Marketing and sales teams have, traditionally, been completely separate entities. Communication between the two departments has been less than award-winning. I’ve talked about it in the past, from a sales person’s perspective. In this post, I’ll take a deeper dive into the marketing team’s point of view.
Sales and Marketing Today
You see, the lines between sales and marketing are blurring...which is a really good thing. While sales have always had performance goals that they are measured against, marketing? Not so much. In the world of marketing, today, we’re held to the same standards as our sales counterparts. And, with the tools we have at our disposal, why shouldn’t we be held to those same standards?
Achieving Performance Goals
As a marketer, when you are held accountable to performance goals, you’ll fight tooth and nail to make sure you achieve (and even surpass) those goals, right? (I’m pretty stinkin’ competitive, so maybe the whole fighting tooth and nail thing was a little overdramatic?) Well, in order to reach our performance goals, there are several key pieces that all need to work together.
This post, from The Moz Blog, describes it incredibly well (and for our medical manufacturers and distributors customers, this is something we can really relate to):
The anatomy of a robust inbound marketing campaign has similarities to the human spine. The human spine has five ordered sections – cervical, thoracic, lumbar, sacrum and coccyx – all of which are required to be in working order to live a pain-free, normal and productive life....
An inbound marketing strategy has five ordered sections, too – owned and earned media, landing pages, lead nurturing, sales interaction and retention.
Notice that final piece? Let me say it again: Sales interaction and retention. Without our sales team counterparts we’re nothing more than a team of marketing geeks, who want to be understood and appreciated.
Through sales and marketing working together, we’re an unstoppable team that is changing the way both roles are perceived.
Who’s with me?
Marketing and Sales: Here’s How to Communicate
As marketers, it’s our responsibility to equip our sales teams with tools that will “widen the sales funnel, create acceleration through it and to optimize Marketing’s impact on revenue.” That said, we need to educate them on the tools that we’ve created and continually communicate the importance of these tools.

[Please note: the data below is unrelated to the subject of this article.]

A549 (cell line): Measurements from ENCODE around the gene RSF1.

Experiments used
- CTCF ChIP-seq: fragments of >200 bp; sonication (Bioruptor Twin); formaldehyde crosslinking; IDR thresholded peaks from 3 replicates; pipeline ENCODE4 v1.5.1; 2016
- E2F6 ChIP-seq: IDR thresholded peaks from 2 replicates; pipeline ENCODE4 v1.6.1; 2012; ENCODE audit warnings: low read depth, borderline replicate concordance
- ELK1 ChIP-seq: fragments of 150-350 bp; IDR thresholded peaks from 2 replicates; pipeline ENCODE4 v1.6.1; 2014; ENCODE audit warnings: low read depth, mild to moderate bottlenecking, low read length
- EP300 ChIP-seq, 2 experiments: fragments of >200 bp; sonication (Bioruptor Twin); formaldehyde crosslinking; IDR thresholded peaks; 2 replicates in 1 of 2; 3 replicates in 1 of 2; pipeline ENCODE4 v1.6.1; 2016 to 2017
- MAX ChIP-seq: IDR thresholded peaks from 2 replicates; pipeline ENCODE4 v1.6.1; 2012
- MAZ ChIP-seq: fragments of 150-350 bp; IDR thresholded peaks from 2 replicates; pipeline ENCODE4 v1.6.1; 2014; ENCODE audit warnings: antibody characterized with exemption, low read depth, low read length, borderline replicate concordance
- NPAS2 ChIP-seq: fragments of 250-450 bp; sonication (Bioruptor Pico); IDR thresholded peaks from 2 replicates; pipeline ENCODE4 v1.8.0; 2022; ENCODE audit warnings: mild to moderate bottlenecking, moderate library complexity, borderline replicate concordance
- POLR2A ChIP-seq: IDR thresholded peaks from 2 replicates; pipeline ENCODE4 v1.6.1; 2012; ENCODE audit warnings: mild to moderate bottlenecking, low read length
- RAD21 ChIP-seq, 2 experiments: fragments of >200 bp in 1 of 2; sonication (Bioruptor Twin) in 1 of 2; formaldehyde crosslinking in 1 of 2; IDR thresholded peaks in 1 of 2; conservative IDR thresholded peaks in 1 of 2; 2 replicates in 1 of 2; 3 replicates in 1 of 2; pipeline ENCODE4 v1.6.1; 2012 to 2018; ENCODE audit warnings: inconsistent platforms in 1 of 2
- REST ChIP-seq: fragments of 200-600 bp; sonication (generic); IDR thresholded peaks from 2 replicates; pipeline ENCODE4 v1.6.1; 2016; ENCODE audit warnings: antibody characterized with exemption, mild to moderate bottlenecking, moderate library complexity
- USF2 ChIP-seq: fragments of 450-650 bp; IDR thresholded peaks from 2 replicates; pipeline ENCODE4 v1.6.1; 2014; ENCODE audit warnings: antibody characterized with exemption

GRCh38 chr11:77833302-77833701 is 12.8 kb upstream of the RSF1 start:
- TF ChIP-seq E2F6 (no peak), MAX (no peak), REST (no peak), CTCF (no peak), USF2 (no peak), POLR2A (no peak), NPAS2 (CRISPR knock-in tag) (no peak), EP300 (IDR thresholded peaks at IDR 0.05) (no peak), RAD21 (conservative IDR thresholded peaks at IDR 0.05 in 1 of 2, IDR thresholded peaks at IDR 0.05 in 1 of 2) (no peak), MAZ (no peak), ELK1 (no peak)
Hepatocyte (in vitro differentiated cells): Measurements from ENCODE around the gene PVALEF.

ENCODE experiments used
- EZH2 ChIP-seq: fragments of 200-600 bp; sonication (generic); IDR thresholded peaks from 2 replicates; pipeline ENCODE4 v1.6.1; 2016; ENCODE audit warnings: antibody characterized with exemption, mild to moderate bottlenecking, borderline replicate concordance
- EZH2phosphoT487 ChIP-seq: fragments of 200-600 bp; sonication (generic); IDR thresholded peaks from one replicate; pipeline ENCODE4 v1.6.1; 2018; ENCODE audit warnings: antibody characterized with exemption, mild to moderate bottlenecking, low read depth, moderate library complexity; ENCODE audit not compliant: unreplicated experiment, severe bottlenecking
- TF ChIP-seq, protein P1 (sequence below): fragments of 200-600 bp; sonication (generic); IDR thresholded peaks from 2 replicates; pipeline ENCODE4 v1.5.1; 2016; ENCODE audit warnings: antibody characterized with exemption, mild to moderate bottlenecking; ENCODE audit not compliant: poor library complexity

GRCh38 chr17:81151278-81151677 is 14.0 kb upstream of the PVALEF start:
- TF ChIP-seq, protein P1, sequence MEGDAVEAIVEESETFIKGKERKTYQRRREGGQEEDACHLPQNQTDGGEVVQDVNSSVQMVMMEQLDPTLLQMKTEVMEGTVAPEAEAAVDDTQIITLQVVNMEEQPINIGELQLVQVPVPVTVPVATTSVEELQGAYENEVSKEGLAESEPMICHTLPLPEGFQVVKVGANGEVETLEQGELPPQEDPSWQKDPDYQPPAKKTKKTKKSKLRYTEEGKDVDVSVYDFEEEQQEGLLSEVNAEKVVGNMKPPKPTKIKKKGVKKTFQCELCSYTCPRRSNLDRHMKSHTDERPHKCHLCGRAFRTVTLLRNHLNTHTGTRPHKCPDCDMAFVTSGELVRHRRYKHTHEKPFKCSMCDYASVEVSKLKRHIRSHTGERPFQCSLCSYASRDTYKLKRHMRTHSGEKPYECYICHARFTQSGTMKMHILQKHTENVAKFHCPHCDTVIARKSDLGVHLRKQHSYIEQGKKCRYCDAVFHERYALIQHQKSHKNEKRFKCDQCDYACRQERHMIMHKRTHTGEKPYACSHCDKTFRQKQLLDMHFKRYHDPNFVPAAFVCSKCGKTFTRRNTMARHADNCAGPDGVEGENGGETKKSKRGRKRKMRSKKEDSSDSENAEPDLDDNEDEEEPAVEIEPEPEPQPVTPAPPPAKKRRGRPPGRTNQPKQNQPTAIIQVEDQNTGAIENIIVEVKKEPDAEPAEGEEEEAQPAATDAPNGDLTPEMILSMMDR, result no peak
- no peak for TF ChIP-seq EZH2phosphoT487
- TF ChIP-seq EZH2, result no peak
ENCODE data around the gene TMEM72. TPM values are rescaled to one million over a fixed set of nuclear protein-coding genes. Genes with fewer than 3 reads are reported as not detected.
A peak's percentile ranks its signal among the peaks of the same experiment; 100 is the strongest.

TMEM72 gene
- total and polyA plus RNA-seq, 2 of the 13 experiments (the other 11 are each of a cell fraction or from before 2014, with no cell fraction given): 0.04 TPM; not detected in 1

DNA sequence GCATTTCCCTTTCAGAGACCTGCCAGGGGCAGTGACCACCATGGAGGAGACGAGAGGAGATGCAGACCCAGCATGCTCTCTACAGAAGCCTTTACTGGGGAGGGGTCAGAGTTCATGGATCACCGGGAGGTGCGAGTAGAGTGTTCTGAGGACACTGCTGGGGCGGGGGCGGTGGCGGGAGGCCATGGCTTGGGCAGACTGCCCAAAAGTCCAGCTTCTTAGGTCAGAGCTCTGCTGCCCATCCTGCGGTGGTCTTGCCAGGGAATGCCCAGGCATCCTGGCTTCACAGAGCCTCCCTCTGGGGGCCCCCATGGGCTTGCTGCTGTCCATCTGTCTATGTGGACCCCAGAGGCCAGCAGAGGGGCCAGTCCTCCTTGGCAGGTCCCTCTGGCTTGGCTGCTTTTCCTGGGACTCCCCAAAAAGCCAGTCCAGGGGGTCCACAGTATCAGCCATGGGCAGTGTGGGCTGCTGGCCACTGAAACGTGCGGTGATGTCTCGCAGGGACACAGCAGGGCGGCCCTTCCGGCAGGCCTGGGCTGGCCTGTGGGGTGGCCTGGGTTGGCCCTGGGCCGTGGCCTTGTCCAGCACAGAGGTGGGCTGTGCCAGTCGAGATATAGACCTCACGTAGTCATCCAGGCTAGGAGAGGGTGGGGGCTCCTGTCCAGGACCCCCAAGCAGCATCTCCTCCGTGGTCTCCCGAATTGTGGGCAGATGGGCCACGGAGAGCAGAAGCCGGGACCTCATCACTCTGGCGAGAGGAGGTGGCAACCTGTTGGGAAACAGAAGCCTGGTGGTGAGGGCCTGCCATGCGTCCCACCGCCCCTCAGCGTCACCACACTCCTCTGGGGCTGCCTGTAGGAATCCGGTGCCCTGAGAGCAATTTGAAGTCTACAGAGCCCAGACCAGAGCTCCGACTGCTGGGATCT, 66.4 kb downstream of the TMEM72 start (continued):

Create Smart Lists: List segmentation is vitally important to the efficiency and effectiveness of both sales and marketing. Smart lists are a way to group contacts, to prepare them for a marketing action, whether it’s for email marketing, territory segmentation, product segmentation, lifecycle stage, contact behavior, or more (we can customize contact properties to create segmented lists, so the possibilities are really endless). Communicate with your sales team to see what types of lists will be useful for them; then create the smart lists and keep your sales team apprised of the lists and how you’re using them.
Internal Emails: I recently presented in a HubSpot Webinar and shared how we use internal emails to keep our clients’ sales teams involved. Here’s how we do it:
Each week, we develop a “Smarketing” email. This email details that week’s company blog posts and resources (eBooks, Whitepapers, Webinars, etc.). Included in the email are “share” links. These share links allow the sales teams to share the blog posts or resources, with the click of a button. We also include “blurbs,” or short suggestions for how to share the blog posts or resources, in an email or phone conversation with their customers.
We send an email report to the sales team manager, so he/she can hold their team accountable. If a salesperson isn’t opening the email or clicking on the links, the manager can see why and council where necessary.
Password Protected Pages: We also link the email to a special, sales-team-only password protected webpage. On that page, we include similar information as to what was in the email -- blog posts, resources, as well as internal forms that we know they need to access on a frequent basis. The sales team can access this page at any time -- it’s an online library, of sorts, for them.
Personas: This is such an important piece. HubSpot describes the importance of personas best, …”Personas are archetypes that describe the various goals and observed behavior patterns among your potential users and customers. Personas help us all -- Marketing, Sales, Product -- internalize the ideal customer we're trying to attract, and relate to our customers as real humans. Understanding your buyer persona is critical to driving content creation, product development, sales follow up, and really anything that relates to customer acquisition and retention.” Need I say more? Marketing must create the personas (with sales’ and other departments’ input) and share it with your entire organization.
Encourage Guest Blogging: Your marketing team doesn’t have to be the only content creators. Encourage your sales team to share the questions they answer in the field, in the form of a blog. This will help the feel like they own and contribute to the success of marketing.